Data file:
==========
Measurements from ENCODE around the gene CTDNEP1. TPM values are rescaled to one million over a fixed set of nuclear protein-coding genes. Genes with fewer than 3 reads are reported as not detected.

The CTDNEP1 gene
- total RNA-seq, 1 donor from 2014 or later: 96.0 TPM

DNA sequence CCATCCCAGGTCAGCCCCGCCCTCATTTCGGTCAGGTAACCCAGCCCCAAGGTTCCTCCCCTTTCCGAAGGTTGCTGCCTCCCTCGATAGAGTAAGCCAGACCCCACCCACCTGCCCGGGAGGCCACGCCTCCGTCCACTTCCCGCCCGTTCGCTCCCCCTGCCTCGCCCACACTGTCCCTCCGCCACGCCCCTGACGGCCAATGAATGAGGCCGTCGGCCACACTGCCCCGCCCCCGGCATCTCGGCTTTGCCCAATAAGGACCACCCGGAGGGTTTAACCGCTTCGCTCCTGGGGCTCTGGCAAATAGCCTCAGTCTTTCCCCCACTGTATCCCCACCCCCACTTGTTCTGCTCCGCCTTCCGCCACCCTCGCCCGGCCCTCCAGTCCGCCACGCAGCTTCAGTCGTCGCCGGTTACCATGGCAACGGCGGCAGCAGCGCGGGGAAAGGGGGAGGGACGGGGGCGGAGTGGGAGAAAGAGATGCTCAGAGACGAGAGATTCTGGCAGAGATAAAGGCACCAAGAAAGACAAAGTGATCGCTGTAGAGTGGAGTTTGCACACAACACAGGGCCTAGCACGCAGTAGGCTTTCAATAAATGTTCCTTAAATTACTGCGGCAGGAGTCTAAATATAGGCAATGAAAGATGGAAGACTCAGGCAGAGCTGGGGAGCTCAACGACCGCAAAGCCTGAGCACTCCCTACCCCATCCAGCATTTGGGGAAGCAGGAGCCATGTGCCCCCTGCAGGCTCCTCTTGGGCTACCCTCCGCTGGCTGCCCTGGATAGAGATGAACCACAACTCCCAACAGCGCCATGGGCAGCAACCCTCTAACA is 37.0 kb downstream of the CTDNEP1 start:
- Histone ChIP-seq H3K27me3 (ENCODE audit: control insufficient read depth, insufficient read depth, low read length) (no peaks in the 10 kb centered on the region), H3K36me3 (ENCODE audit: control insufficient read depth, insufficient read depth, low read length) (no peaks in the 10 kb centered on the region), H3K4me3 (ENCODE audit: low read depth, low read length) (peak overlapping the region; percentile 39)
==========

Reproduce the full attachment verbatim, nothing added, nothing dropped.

Measurements from ENCODE around the gene CTDNEP1. TPM values are rescaled to one million over a fixed set of nuclear protein-coding genes. Genes with fewer than 3 reads are reported as not detected.

The CTDNEP1 gene
- total RNA-seq, 1 donor from 2014 or later: 96.0 TPM

DNA sequence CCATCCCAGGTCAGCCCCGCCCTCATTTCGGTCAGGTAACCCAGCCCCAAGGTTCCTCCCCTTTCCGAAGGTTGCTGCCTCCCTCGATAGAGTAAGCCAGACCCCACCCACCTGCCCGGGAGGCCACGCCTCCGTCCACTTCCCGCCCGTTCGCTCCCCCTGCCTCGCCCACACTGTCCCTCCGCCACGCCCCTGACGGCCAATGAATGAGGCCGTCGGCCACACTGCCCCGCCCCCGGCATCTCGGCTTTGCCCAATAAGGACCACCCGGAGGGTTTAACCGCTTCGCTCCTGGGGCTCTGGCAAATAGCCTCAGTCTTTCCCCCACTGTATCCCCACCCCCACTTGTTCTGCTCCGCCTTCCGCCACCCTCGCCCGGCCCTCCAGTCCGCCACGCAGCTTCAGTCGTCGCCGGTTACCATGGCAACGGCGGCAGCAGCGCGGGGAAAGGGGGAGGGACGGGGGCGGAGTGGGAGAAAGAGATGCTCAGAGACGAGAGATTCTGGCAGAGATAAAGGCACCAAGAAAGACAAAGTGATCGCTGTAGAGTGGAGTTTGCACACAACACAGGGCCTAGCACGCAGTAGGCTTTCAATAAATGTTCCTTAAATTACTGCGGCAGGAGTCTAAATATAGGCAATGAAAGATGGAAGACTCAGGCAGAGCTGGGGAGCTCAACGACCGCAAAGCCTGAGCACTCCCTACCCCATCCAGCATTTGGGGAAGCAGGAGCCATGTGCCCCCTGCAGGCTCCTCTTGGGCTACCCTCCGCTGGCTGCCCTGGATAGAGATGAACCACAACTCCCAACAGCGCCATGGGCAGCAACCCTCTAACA is 37.0 kb downstream of the CTDNEP1 start:
- Histone ChIP-seq H3K27me3 (ENCODE audit: control insufficient read depth, insufficient read depth, low read length) (no peaks in the 10 kb centered on the region), H3K36me3 (ENCODE audit: control insufficient read depth, insufficient read depth, low read length) (no peaks in the 10 kb centered on the region), H3K4me3 (ENCODE audit: low read depth, low read length) (peak overlapping the region; percentile 39)